Smith & Wesson N Frame
Regardless of what Clint Eastwood tells you, the Model 29 .44 Magnum is more gun than you need as a peace officer, but S&W’s big N Frame makes a fine bear gun. Capable of handling powerful cartridges, yet much easier to carry than a rifle or shotgun, Smith & Wesson’s large-frame revolvers have served dutifully in bear country for decades. There are a number of N Frame offerings, but the most popular in bear country are the various .44 Magnum iterations. Over the years, the 29 and 629 have been a staple sidearm for those living and working around grizzlies. Portable, reliable, affordable and sufficiently powerful for bruins, the Smith & Wesson is a natural choice for our bear gun list. Plus, today’s hot new .44 factory loads with hard cast bullets are better at stopping angry grizzlies than any .44 load before.
While I was hunting elk in the Madison Range of Montana last October, a brief snow storm rushed over the mountains and dropped about an inch of fresh powder. The sudden burst limited visibility and made crossing the boulders on the base of the mountain a slippery challenge, so my hunting partner and I sat out the storm under a clump of trees overlooking a river valley. When the brief storm ebbed and the first streaks of sunlight filtered through the firs and pines of the Madison Forest, we started down into the valley below to pick up the trail of the elk herd. That’s when we came upon the grizzly tracks.
Best Starter Kit for Concealed Carry:
Disclosure: Some of these links are affiliate links. Caribou Media Group may earn a commission from qualifying purchases. Thank you!
The prints were unmistakably large, round and very fresh. The bear had crossed the trail no more than 10 minutes before we arrived. Being a born and bred Midwesterner, I was caught totally unawares; no one had mentioned the word “grizzly,” and this late in the season I imagined all the bears would be in dens. The crisp prints on the fresh snow were a clear indicator that I was wrong.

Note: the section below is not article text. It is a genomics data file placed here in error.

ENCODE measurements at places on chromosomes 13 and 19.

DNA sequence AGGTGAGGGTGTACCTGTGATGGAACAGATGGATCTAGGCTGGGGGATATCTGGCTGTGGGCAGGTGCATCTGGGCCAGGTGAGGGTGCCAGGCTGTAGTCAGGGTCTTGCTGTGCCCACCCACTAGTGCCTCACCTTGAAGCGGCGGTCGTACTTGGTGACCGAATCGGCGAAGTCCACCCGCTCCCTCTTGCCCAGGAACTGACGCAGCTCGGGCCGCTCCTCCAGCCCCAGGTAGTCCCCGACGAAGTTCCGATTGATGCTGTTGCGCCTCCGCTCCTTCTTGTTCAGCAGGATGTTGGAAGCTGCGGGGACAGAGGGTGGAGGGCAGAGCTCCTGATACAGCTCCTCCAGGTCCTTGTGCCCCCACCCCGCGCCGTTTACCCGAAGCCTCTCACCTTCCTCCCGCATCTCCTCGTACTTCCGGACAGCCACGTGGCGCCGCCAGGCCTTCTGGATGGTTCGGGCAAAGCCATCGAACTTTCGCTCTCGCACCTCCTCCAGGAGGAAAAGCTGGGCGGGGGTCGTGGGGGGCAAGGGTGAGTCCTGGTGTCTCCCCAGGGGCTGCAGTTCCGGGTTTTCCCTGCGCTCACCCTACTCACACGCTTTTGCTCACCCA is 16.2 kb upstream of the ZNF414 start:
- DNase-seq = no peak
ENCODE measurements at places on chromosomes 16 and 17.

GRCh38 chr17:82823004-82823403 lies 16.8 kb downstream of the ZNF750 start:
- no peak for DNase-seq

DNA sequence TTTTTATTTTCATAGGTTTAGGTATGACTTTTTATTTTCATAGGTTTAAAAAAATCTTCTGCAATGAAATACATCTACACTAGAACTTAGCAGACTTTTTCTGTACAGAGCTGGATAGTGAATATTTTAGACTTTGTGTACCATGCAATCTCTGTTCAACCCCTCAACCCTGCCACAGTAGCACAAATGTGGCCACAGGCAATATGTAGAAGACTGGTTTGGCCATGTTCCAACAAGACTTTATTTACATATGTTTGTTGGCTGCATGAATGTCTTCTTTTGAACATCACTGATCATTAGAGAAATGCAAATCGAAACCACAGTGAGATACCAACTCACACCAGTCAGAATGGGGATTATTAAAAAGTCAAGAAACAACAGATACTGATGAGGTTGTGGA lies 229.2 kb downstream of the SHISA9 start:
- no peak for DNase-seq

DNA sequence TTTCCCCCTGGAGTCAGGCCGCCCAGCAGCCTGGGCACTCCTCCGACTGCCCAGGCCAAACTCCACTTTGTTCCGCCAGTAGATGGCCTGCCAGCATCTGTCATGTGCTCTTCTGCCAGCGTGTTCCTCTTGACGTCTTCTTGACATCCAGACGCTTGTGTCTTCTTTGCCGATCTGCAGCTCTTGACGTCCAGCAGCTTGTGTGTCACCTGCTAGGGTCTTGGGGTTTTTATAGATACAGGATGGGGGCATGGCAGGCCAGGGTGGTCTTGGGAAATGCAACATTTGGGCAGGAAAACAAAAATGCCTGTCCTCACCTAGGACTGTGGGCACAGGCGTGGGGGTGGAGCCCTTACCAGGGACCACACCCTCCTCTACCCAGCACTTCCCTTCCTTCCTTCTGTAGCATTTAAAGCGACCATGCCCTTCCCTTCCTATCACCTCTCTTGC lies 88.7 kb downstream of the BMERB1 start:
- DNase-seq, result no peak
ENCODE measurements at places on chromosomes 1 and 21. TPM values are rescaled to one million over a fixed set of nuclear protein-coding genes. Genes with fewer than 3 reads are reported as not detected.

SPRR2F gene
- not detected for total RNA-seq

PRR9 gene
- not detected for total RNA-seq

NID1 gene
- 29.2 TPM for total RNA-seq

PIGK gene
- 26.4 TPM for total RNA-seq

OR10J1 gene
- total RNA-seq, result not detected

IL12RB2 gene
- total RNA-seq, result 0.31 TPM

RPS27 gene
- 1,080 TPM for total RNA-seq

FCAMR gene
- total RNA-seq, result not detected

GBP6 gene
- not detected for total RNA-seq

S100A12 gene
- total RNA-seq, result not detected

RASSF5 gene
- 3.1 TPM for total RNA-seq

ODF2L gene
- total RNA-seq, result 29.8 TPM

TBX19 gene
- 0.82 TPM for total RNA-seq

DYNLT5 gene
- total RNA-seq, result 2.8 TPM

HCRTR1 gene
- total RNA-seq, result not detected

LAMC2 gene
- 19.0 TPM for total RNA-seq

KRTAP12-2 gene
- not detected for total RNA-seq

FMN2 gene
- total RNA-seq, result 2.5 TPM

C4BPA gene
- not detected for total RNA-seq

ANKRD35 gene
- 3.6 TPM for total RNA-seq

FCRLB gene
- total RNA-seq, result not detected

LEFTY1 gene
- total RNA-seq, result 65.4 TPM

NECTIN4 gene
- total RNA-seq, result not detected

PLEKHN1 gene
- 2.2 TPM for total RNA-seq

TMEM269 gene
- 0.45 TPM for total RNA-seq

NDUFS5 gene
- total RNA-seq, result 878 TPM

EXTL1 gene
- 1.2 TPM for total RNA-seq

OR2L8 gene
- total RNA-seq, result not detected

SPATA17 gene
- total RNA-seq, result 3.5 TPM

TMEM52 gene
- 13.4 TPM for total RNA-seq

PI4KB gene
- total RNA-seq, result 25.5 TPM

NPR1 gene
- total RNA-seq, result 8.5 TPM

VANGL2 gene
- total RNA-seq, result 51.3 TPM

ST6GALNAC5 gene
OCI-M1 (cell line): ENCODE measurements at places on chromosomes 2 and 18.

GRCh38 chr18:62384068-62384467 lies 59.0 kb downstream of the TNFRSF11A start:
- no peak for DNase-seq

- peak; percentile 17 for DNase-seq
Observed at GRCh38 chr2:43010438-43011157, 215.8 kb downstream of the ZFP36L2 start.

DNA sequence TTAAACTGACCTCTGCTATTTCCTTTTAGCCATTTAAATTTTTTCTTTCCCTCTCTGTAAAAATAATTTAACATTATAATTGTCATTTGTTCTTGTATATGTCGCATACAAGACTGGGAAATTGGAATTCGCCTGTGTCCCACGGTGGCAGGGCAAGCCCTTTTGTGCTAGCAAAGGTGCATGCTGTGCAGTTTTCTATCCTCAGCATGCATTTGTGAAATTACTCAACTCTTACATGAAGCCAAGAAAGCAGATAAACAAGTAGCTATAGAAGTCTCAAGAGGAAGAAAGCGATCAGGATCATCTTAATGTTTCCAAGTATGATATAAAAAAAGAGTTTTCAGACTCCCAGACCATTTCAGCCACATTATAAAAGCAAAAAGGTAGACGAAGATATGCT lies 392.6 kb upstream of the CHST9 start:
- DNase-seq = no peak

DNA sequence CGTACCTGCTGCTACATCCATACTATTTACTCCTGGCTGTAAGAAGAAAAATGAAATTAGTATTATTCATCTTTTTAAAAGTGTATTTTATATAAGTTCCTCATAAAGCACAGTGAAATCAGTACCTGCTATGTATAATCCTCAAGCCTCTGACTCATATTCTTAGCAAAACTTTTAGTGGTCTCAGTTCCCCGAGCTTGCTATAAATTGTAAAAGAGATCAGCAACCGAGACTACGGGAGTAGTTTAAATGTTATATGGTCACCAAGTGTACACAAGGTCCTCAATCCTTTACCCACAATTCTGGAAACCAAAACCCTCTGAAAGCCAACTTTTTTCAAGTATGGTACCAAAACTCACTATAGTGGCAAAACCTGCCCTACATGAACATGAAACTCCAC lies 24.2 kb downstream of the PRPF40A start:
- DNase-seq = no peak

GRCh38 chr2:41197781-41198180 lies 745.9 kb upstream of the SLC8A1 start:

Every close encounter I’ve had with grizzlies has been a hackle-raising experience similar to that one. In Alberta in 2014, I had to abandon a productive black bear bait because a large male grizzly decided to claim the food for himself. While hiking the Russian River in Alaska in 2012, two terrified tourists broke out of the timber ahead of me in a hurry to get back to their rental car because they’d stumbled upon a pair of grizzly cubs at the water’s edge and knew the sow was close by. Thankfully, though, that’s been the extent of my encounters with bears, and even though they were a bit frightening at the time, each of those experiences has made my time in the wilderness richer. Still, if that unlikely moment arrives when I must defend myself from North America’s greatest land predator, I fully understand that my only hope of survival might be resting in my holster or on my shoulder.
The shotguns, rifles and handguns listed here come recommended by people who live alongside bears, from fishing and hunting guides to scientists, hikers and helicopter pilots. Before you head into grizzly country, it’s essential to be prepared; having the right defensive firearm should be a top priority.
Editor's Note: This article originally appeared in the April 2016 Issue of Gun Digest the Magazine